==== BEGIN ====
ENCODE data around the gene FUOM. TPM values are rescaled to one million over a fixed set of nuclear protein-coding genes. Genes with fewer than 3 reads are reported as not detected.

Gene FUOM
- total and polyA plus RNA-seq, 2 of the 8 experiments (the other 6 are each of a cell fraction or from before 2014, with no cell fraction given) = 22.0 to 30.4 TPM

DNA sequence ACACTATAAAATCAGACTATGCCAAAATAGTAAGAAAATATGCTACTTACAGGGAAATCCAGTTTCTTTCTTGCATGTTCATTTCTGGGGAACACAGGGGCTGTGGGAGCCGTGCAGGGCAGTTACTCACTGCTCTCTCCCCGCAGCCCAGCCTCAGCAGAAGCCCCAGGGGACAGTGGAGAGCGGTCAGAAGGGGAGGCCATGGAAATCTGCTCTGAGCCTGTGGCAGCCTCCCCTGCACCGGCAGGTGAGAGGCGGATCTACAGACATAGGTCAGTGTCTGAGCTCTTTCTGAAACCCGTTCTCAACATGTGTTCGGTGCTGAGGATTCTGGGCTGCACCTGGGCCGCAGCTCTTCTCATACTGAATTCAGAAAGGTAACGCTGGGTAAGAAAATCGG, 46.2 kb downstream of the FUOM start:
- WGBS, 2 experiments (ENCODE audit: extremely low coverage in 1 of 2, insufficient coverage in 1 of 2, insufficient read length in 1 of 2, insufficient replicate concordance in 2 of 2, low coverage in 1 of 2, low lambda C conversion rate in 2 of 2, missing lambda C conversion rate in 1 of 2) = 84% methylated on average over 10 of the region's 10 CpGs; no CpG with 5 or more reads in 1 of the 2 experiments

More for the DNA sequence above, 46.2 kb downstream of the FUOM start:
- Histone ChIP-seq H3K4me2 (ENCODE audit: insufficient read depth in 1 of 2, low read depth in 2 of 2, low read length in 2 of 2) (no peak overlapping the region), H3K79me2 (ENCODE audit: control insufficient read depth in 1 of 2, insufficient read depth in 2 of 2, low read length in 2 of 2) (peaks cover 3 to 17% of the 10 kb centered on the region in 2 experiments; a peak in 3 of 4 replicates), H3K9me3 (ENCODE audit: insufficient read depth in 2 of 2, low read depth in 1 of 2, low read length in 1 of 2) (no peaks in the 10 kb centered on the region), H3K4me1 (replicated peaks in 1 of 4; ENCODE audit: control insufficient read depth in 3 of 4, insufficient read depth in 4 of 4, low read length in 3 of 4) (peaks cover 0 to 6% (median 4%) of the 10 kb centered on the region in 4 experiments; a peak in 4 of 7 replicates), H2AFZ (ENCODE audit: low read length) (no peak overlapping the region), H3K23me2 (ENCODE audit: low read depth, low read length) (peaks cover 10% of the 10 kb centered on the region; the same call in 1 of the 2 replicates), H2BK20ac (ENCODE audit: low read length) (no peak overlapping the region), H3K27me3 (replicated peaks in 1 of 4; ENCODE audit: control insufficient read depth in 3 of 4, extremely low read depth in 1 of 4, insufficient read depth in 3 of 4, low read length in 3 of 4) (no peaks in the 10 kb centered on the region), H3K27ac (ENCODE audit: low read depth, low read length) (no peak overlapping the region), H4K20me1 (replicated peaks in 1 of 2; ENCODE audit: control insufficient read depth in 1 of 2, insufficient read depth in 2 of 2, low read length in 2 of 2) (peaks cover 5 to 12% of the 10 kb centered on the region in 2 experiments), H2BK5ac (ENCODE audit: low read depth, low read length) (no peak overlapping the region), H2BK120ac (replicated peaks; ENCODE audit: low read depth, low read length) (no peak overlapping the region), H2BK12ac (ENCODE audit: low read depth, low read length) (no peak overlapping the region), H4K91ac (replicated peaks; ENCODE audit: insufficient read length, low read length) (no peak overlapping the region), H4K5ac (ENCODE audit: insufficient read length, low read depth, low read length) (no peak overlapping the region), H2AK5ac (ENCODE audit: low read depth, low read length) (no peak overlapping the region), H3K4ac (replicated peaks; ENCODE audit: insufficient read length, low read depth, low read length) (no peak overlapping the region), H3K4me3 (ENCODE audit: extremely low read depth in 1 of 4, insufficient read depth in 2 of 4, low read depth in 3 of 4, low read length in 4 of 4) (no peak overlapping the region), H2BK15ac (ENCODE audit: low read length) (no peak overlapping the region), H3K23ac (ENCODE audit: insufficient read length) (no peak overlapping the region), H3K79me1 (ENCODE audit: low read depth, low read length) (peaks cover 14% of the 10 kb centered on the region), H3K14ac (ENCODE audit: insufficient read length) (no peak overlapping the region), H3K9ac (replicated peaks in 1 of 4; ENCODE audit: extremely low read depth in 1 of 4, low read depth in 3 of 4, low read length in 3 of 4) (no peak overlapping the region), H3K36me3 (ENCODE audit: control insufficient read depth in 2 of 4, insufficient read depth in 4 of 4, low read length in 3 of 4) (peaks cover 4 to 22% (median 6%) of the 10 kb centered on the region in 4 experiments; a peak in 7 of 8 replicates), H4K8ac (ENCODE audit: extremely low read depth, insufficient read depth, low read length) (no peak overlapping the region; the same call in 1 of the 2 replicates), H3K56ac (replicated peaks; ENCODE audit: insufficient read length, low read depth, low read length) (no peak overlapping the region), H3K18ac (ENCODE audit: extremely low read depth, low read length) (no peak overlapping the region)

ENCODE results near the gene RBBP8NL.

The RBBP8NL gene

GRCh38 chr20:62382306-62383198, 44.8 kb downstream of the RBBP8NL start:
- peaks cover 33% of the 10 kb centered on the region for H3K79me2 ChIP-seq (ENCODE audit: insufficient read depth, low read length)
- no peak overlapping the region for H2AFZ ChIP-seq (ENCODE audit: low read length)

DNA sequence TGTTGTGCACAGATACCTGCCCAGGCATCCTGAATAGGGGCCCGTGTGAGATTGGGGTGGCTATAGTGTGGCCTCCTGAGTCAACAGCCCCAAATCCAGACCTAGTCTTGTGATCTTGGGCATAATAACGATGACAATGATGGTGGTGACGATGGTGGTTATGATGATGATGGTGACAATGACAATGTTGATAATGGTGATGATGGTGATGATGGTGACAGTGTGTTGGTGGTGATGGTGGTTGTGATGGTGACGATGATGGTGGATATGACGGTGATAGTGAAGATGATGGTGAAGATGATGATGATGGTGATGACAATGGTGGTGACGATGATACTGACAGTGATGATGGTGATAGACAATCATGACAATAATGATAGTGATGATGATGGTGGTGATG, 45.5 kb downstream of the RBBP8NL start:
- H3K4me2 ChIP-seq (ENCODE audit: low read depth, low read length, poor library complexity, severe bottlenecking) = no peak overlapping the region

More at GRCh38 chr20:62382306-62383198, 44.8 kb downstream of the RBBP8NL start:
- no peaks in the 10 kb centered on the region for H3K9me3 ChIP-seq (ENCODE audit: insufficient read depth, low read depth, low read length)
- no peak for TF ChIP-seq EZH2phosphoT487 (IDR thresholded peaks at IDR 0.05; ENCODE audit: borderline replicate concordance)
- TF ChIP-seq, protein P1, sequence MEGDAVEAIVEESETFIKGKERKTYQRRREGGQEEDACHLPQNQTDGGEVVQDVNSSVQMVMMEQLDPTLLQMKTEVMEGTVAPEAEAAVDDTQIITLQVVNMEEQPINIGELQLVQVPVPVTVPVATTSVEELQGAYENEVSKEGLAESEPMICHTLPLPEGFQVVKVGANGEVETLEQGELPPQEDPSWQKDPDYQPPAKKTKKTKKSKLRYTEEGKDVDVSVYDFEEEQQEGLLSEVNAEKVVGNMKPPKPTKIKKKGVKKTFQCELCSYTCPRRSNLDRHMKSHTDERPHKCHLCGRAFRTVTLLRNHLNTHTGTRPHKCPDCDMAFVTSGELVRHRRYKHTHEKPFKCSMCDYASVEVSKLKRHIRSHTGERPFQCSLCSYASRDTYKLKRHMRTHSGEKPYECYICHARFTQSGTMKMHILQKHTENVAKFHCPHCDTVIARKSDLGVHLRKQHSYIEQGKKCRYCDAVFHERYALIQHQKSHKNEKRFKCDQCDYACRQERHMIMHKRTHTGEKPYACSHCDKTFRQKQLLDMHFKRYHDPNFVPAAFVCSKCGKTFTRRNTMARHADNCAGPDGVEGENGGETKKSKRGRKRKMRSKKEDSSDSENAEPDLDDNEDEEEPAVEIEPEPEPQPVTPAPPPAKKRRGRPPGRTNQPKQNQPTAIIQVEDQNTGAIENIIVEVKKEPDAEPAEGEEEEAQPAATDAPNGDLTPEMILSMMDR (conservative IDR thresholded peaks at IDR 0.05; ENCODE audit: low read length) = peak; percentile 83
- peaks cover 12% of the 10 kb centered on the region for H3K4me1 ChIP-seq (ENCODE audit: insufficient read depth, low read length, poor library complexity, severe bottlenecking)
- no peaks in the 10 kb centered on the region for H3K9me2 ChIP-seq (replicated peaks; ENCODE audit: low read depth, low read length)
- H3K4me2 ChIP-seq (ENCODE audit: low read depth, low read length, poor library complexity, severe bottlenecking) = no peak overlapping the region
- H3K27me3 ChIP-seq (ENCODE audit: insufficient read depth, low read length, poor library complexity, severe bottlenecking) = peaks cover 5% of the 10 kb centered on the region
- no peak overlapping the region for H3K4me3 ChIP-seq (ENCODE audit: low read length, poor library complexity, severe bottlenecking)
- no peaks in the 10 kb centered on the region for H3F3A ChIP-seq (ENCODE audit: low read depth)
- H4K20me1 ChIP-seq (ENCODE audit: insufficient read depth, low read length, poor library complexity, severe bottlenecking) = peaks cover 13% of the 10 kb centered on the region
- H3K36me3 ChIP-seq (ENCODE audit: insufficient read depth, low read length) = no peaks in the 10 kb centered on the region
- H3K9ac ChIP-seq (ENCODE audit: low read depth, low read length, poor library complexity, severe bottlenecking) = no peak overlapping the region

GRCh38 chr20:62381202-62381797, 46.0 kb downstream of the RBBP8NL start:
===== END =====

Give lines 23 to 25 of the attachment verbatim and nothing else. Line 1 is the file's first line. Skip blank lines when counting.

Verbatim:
- no peak overlapping the region for H3K4me3 ChIP-seq (ENCODE audit: low read length, poor library complexity, severe bottlenecking)
- no peaks in the 10 kb centered on the region for H3F3A ChIP-seq (ENCODE audit: low read depth)
- H4K20me1 ChIP-seq (ENCODE audit: insufficient read depth, low read length, poor library complexity, severe bottlenecking) = peaks cover 13% of the 10 kb centered on the region